PhD project

Ocean Mixing Parameterisation via Categorisation of Nonlinear Flow Structures - Project 2: Experimental Validation

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Application deadline

31 October 2023

One of the key challenges for large-scale climate models is to accurately parameterise the mixing which occurs in the oceans. Such mixing occurs at small-scales, well below the grid-resolution of the climate models, and consists of the turbulent exchange of heat and salt between neighbouring regions of fluid. In order to build a robust parameterisation of this mixing, we must take a data-driven approach in which oceanographic data are algorithmically categorised according to the type of dynamics they represent.

Mixing at small scales in the ocean is mediated by a class of flows called stratified shear flows. Within such flows, there are three potential routes, or instabilities, leading to turbulence, each with a distinct degree and vigorousness of mixing. Recently, Dr Tom Eaves proposed a categorisation scheme for oceanographic data taken at a single instant in time, which aims to distinguish between these three instabilities at linear and nonlinear levels (predicting what type of mixing will happen next, and what type of mixing just occurred, respectively).

This project will investigate the fidelity of the categorisation scheme, taking it beyond the simplified flows considered in Dr Eaves’ initial study, primarily through the completion of a carefully-controlled parametric experimental modelling study on stratified shear flows. We will use data from this study to determine the extent to which the linear and nonlinear categorisation algorithms agree with one another (i.e. to what extent predictions at one time about what is about to happen agree with predictions at some later time about what just occurred).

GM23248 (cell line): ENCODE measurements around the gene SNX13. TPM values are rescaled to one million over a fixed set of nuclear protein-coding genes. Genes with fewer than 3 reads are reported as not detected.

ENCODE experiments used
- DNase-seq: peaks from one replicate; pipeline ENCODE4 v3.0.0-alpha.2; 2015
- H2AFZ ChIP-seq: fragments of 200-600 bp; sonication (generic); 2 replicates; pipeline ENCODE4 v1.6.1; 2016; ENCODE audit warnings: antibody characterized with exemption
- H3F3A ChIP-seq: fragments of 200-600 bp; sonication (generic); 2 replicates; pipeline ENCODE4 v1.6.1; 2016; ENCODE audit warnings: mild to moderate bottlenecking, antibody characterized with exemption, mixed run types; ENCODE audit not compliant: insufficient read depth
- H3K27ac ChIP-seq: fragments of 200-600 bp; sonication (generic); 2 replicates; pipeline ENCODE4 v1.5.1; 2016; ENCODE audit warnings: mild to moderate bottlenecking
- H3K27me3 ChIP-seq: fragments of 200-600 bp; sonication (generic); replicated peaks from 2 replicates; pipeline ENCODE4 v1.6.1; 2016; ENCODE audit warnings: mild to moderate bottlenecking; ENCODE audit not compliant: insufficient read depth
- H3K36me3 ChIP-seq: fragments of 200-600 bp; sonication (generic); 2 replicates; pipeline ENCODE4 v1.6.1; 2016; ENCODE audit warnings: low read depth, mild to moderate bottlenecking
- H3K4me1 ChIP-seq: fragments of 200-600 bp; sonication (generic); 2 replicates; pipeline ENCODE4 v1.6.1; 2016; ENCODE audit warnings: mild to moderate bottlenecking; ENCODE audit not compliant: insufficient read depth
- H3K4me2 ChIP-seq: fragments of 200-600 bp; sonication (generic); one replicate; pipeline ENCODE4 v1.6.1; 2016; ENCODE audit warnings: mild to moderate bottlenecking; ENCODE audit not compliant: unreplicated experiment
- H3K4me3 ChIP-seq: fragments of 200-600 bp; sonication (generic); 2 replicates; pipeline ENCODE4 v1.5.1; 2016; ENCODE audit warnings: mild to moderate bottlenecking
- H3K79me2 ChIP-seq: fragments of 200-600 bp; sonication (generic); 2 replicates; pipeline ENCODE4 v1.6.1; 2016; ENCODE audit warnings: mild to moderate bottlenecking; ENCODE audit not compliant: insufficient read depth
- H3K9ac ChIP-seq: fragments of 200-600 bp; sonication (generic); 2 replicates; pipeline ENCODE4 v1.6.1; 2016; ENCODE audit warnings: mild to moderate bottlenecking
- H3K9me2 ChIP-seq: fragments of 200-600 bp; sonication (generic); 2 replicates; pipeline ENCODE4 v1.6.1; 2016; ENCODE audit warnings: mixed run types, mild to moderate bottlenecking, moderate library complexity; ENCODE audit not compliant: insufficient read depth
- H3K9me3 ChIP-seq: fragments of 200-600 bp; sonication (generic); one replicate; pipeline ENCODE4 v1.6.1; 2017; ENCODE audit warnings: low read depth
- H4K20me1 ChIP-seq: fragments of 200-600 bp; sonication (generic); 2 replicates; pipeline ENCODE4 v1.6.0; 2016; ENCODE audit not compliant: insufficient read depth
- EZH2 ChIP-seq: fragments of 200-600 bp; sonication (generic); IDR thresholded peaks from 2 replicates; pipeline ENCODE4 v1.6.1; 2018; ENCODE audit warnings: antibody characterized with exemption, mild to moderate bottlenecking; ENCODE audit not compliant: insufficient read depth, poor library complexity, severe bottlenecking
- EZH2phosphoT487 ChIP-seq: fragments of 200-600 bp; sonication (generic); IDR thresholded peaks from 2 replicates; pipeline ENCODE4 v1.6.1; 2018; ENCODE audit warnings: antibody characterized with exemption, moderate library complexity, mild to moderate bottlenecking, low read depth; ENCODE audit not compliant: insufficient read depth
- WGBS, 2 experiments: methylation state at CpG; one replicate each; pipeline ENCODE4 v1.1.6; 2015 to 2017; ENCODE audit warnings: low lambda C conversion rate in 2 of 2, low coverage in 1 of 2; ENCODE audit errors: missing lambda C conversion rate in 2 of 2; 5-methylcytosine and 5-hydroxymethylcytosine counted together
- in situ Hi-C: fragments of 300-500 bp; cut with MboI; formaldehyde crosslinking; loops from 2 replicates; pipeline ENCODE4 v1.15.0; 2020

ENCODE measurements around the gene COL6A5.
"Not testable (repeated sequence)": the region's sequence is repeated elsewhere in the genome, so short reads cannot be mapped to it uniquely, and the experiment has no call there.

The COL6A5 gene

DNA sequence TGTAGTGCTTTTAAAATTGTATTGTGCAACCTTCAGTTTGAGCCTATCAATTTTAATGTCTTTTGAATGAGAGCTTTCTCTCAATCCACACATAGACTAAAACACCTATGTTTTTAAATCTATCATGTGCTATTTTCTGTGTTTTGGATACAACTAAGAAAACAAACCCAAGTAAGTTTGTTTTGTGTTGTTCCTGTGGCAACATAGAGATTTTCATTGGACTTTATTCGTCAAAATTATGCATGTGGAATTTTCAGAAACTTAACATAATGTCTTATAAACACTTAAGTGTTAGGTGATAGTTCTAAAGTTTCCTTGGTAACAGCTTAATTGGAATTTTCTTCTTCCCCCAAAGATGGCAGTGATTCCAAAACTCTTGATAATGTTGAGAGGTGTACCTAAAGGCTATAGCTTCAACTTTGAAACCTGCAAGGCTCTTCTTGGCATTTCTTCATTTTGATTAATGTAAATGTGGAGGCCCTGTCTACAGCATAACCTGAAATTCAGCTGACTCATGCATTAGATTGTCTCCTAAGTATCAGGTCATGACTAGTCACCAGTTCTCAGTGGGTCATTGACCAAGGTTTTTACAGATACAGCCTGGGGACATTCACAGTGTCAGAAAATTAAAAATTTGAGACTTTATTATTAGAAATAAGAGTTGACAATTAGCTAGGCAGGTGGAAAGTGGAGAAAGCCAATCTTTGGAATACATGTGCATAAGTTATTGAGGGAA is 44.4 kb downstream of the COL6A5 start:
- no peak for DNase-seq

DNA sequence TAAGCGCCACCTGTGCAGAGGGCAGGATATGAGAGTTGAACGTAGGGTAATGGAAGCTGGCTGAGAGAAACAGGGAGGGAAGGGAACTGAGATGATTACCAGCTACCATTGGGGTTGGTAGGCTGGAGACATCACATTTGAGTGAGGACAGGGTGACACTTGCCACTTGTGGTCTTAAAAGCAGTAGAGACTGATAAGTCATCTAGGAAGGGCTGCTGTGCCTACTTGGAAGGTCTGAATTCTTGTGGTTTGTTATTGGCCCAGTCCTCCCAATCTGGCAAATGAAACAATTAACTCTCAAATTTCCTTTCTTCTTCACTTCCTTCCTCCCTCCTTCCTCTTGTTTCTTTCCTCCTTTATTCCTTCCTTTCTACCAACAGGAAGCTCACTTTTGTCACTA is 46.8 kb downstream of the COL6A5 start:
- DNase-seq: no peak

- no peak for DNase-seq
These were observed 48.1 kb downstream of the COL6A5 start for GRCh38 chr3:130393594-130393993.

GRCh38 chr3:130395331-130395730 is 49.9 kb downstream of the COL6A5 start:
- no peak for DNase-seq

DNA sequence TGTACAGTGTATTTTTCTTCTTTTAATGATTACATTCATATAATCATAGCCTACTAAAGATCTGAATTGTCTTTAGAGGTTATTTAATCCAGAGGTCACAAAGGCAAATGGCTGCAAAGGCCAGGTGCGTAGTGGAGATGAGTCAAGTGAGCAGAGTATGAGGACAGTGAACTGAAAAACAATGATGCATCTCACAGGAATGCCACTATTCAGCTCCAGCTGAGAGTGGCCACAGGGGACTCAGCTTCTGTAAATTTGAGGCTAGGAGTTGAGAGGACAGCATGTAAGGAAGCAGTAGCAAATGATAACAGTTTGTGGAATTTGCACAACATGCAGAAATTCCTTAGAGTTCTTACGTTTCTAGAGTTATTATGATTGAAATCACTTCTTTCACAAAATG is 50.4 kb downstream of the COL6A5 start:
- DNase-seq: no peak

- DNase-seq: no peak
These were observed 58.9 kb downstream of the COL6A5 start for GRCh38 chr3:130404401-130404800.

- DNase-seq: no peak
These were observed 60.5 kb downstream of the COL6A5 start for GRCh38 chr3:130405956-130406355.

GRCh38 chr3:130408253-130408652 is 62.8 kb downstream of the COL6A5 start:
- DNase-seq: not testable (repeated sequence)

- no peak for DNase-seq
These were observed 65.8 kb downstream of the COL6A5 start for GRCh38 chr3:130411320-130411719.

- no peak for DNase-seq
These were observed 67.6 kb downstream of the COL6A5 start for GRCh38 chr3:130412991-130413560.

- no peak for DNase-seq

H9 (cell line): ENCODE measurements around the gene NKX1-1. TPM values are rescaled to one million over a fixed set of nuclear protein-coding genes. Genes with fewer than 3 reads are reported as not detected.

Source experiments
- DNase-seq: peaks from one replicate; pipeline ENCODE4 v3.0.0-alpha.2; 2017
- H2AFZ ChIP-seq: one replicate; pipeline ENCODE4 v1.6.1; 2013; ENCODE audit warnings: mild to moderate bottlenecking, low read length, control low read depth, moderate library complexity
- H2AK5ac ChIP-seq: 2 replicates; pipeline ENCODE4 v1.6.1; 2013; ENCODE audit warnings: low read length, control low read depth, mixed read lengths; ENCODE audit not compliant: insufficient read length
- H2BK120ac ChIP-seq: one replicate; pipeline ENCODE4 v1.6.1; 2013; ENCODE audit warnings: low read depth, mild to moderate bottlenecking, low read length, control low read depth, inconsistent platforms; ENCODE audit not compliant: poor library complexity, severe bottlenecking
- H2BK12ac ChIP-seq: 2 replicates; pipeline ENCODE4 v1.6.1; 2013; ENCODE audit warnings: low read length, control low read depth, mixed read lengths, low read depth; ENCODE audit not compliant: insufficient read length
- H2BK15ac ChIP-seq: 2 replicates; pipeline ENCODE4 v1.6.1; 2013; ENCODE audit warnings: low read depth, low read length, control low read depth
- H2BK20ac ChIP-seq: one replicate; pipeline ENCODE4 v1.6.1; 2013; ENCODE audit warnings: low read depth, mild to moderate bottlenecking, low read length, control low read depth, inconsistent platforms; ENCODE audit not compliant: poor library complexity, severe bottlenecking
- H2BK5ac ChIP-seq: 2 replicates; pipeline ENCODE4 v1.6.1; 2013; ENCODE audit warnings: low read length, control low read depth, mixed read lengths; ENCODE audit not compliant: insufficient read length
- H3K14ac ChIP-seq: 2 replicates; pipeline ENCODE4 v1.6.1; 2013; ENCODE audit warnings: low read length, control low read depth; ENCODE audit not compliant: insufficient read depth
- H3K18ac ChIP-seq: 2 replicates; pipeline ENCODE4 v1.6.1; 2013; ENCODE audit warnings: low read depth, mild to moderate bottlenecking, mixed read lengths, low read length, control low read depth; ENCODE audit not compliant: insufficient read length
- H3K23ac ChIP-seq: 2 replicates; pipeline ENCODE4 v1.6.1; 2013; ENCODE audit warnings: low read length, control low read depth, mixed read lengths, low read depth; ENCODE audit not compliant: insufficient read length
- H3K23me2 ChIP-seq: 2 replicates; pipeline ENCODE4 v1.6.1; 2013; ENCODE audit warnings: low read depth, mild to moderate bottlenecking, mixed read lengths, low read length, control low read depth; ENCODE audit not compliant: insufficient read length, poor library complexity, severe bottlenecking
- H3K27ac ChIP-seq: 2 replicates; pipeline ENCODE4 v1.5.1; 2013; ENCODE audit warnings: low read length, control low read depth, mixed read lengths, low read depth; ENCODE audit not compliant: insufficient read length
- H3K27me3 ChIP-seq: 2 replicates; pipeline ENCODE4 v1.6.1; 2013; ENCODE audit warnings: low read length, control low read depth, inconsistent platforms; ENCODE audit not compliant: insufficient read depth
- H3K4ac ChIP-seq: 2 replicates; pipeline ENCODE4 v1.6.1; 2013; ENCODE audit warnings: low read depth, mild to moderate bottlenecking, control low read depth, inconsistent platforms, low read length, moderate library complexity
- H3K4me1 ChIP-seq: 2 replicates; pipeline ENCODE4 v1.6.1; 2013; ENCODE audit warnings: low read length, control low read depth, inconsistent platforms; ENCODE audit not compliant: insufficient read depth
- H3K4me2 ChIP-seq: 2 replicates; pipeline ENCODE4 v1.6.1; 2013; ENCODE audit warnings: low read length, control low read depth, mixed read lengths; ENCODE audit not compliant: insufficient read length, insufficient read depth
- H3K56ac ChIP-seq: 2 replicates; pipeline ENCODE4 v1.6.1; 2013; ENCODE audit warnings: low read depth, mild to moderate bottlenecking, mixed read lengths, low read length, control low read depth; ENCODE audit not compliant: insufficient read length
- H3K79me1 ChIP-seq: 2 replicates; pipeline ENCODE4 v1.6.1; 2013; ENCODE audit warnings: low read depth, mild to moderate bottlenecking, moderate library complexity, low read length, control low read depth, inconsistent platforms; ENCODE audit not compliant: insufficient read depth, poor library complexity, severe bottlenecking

This project will make use of experimental flume facilities within the Environmental Fluid Mechanics laboratory at the University of Dundee, as well as specialist measurement equipment including micro-conductivity probes for high-resolution density profiling and particle image velocimetry/laser-induced fluorescence (PLIF) for turbulent flow field measurements generated by shear-induced mixing. This data will be used as direct validation of the computational methods utilised in Project 1 and to help inform the mathematics underlying the categorisation schemes to build and interrogate nonlinear flow structures associated with stratified shear flows.

Key skills developed through the project include the experimental modelling of turbulent fluid flows, mathematical high-Reynolds-number fluid dynamics, and the development/application of advanced techniques for the measurement of fluid flows.

How to apply

  1. Email Dr Alan Cuthbertson ( to:
    • send a copy of your CV and
    • discuss your potential application and any practicalities (e.g. suitable start date)
  2. After discussion with Dr Cuthbertson, formal applications can be made via our direct application system.  Apply for the Doctor of Philosophy (PhD) degree in Civil Engineering
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